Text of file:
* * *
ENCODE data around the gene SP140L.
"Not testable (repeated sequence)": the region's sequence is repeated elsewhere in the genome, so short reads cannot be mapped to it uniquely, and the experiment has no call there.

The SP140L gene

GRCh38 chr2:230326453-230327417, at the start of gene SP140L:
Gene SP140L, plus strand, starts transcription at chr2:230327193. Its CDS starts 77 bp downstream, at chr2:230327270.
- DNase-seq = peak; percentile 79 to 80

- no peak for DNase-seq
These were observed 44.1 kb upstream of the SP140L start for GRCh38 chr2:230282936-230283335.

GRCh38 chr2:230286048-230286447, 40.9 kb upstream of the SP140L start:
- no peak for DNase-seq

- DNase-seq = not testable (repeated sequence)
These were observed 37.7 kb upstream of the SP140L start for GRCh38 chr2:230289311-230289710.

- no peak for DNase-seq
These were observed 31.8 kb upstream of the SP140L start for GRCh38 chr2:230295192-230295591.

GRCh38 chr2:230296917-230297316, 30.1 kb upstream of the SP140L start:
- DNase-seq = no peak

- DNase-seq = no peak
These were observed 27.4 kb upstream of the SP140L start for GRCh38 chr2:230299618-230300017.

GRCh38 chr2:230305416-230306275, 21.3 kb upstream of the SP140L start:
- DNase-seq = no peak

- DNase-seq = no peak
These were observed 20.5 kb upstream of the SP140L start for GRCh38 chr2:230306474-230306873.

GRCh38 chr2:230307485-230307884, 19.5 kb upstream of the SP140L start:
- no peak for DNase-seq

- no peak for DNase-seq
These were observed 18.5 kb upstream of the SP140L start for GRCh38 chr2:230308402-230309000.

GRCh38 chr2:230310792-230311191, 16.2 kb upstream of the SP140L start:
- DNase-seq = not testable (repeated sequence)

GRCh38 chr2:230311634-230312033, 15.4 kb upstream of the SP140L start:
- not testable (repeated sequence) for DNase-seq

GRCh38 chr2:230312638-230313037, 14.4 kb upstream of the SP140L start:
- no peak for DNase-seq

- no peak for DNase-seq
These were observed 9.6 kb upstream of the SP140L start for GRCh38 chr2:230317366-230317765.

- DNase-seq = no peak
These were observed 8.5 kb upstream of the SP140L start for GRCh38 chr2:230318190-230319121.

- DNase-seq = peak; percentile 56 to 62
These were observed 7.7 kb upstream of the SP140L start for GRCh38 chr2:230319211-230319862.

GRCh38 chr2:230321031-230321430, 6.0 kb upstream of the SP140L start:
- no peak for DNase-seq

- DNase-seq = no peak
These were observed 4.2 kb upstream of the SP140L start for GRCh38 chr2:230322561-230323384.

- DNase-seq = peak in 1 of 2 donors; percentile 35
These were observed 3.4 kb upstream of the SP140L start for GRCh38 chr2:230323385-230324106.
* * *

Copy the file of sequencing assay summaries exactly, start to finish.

ENCODE data around the gene SP140L.
"Not testable (repeated sequence)": the region's sequence is repeated elsewhere in the genome, so short reads cannot be mapped to it uniquely, and the experiment has no call there.

The SP140L gene

GRCh38 chr2:230326453-230327417, at the start of gene SP140L:
Gene SP140L, plus strand, starts transcription at chr2:230327193. Its CDS starts 77 bp downstream, at chr2:230327270.
- DNase-seq = peak; percentile 79 to 80

- no peak for DNase-seq
These were observed 44.1 kb upstream of the SP140L start for GRCh38 chr2:230282936-230283335.

GRCh38 chr2:230286048-230286447, 40.9 kb upstream of the SP140L start:
- no peak for DNase-seq

- DNase-seq = not testable (repeated sequence)
These were observed 37.7 kb upstream of the SP140L start for GRCh38 chr2:230289311-230289710.

- no peak for DNase-seq
These were observed 31.8 kb upstream of the SP140L start for GRCh38 chr2:230295192-230295591.

GRCh38 chr2:230296917-230297316, 30.1 kb upstream of the SP140L start:
- DNase-seq = no peak

- DNase-seq = no peak
These were observed 27.4 kb upstream of the SP140L start for GRCh38 chr2:230299618-230300017.

GRCh38 chr2:230305416-230306275, 21.3 kb upstream of the SP140L start:
- DNase-seq = no peak

- DNase-seq = no peak
These were observed 20.5 kb upstream of the SP140L start for GRCh38 chr2:230306474-230306873.

GRCh38 chr2:230307485-230307884, 19.5 kb upstream of the SP140L start:
- no peak for DNase-seq

- no peak for DNase-seq
These were observed 18.5 kb upstream of the SP140L start for GRCh38 chr2:230308402-230309000.

GRCh38 chr2:230310792-230311191, 16.2 kb upstream of the SP140L start:
- DNase-seq = not testable (repeated sequence)

GRCh38 chr2:230311634-230312033, 15.4 kb upstream of the SP140L start:
- not testable (repeated sequence) for DNase-seq

GRCh38 chr2:230312638-230313037, 14.4 kb upstream of the SP140L start:
- no peak for DNase-seq

- no peak for DNase-seq
These were observed 9.6 kb upstream of the SP140L start for GRCh38 chr2:230317366-230317765.

- DNase-seq = no peak
These were observed 8.5 kb upstream of the SP140L start for GRCh38 chr2:230318190-230319121.

- DNase-seq = peak; percentile 56 to 62
These were observed 7.7 kb upstream of the SP140L start for GRCh38 chr2:230319211-230319862.

GRCh38 chr2:230321031-230321430, 6.0 kb upstream of the SP140L start:
- no peak for DNase-seq

- DNase-seq = no peak
These were observed 4.2 kb upstream of the SP140L start for GRCh38 chr2:230322561-230323384.

- DNase-seq = peak in 1 of 2 donors; percentile 35
These were observed 3.4 kb upstream of the SP140L start for GRCh38 chr2:230323385-230324106.